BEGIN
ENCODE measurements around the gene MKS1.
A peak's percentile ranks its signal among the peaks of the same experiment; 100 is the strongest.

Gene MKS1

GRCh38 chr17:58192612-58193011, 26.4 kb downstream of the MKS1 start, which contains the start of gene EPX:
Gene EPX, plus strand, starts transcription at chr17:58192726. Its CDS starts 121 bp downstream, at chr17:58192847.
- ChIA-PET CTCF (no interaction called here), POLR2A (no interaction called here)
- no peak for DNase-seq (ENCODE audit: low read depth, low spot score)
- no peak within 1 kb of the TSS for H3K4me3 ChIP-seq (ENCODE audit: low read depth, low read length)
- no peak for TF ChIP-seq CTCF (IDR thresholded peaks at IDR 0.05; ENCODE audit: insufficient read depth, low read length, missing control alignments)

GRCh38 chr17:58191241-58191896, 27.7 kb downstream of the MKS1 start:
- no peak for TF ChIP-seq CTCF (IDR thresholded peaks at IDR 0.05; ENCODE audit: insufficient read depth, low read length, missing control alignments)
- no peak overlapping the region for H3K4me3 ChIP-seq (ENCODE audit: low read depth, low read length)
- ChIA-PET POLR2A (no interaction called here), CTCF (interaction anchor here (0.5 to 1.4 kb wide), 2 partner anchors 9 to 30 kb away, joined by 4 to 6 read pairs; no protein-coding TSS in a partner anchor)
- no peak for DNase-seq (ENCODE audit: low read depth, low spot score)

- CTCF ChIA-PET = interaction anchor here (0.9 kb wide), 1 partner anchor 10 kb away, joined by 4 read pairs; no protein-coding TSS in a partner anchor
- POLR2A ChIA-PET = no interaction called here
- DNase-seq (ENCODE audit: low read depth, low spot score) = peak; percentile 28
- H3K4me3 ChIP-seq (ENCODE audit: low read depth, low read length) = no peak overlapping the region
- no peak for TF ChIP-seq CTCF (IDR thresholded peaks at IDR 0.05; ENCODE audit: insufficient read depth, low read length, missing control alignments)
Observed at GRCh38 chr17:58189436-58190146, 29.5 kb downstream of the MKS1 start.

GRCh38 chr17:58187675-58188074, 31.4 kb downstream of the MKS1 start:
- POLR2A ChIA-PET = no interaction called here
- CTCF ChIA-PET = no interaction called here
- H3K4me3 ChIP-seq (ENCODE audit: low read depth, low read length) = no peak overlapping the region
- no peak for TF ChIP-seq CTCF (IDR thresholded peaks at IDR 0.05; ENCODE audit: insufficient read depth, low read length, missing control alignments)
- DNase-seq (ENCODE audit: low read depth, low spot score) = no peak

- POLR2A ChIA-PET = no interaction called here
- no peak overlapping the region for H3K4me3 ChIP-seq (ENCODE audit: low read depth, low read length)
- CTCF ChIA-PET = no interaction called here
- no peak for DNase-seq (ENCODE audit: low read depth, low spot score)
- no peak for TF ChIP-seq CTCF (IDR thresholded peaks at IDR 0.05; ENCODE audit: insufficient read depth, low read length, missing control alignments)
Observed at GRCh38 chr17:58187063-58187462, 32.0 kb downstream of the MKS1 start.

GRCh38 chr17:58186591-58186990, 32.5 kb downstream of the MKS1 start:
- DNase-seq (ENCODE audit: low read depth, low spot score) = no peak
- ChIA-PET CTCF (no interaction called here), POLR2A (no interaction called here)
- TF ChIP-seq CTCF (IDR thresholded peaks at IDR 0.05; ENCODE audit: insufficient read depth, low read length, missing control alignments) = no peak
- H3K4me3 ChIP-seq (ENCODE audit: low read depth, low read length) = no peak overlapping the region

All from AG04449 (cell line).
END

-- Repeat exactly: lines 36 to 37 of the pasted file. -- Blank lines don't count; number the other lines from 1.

- TF ChIP-seq CTCF (IDR thresholded peaks at IDR 0.05; ENCODE audit: insufficient read depth, low read length, missing control alignments) = no peak
- H3K4me3 ChIP-seq (ENCODE audit: low read depth, low read length) = no peak overlapping the region